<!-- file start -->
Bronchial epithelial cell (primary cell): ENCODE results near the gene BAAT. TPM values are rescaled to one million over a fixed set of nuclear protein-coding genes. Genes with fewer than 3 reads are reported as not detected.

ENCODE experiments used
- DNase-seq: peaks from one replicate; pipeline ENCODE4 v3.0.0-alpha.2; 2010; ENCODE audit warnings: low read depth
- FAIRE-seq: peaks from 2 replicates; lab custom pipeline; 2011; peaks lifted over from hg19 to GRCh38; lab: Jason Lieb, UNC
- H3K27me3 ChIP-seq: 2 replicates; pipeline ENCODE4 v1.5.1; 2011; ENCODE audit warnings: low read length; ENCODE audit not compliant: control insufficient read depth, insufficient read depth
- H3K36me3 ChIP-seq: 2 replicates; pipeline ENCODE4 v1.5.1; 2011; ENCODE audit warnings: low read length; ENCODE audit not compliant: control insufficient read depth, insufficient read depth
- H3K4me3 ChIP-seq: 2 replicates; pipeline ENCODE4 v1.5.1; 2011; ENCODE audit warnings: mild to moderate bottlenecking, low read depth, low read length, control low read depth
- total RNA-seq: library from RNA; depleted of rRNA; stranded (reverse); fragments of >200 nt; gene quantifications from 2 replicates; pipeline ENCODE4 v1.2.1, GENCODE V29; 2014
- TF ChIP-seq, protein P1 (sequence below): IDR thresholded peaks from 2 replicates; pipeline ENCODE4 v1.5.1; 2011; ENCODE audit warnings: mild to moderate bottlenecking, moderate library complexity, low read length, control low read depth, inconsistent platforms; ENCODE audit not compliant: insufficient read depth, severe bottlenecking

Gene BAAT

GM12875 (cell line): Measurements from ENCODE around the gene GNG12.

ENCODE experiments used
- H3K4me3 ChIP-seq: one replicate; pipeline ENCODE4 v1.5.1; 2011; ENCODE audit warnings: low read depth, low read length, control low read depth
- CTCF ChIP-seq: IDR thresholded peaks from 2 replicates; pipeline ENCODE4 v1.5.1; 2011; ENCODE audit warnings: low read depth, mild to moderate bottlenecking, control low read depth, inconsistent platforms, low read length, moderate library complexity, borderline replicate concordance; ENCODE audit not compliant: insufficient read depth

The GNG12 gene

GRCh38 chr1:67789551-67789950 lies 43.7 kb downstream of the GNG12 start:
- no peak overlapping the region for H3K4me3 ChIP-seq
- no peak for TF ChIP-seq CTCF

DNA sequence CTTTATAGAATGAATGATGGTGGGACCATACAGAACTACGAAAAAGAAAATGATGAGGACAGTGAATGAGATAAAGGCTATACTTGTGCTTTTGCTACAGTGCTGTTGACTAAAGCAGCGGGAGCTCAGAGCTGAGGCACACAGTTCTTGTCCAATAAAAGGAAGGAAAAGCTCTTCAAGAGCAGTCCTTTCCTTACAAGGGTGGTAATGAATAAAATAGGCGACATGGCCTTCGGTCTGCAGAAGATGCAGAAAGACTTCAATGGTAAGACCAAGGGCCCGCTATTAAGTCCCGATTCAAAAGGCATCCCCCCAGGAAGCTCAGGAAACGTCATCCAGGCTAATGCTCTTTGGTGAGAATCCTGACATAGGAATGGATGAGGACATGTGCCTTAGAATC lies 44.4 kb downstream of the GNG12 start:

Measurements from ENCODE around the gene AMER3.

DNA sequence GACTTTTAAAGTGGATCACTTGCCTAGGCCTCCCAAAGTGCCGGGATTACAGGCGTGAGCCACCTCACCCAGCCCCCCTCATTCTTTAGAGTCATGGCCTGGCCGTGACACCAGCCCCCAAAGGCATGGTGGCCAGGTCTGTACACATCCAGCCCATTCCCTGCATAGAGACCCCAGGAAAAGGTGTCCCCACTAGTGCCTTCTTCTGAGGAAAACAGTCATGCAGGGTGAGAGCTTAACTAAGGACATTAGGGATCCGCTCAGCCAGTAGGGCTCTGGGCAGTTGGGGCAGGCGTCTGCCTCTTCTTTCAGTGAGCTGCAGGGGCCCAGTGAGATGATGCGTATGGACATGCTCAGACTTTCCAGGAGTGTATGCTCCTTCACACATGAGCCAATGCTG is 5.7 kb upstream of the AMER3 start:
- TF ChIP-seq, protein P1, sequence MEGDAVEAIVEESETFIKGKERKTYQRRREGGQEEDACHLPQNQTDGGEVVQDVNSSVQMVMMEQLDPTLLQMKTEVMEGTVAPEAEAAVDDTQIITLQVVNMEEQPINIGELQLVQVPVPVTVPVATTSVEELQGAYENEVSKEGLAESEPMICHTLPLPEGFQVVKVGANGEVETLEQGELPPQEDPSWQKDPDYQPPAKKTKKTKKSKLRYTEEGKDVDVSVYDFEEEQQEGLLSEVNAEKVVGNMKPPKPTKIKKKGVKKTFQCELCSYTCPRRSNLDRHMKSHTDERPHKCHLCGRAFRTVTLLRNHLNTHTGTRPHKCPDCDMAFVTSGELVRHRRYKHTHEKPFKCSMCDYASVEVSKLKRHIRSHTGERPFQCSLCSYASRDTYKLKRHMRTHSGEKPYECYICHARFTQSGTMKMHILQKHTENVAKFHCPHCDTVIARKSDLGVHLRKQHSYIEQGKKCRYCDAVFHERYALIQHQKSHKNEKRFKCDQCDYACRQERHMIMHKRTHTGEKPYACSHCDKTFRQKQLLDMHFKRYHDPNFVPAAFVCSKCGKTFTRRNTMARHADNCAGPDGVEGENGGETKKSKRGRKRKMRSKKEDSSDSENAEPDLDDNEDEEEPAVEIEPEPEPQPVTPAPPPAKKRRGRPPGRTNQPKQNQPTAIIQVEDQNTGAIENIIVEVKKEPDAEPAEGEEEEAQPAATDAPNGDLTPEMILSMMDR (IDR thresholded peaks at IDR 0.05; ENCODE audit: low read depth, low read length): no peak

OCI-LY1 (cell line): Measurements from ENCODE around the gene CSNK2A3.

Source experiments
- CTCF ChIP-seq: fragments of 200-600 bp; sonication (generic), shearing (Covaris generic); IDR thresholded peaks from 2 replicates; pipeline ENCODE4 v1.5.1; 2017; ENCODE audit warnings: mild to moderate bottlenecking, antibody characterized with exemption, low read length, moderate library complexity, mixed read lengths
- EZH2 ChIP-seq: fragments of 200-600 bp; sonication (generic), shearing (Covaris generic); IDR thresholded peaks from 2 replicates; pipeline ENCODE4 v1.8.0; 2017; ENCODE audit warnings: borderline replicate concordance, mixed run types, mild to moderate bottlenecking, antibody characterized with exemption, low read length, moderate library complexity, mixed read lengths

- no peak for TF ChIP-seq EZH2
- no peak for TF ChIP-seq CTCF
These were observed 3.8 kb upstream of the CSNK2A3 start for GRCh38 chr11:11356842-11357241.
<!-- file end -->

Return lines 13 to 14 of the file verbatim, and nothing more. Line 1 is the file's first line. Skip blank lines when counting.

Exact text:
- H3K4me3 ChIP-seq: one replicate; pipeline ENCODE4 v1.5.1; 2011; ENCODE audit warnings: low read depth, low read length, control low read depth
- CTCF ChIP-seq: IDR thresholded peaks from 2 replicates; pipeline ENCODE4 v1.5.1; 2011; ENCODE audit warnings: low read depth, mild to moderate bottlenecking, control low read depth, inconsistent platforms, low read length, moderate library complexity, borderline replicate concordance; ENCODE audit not compliant: insufficient read depth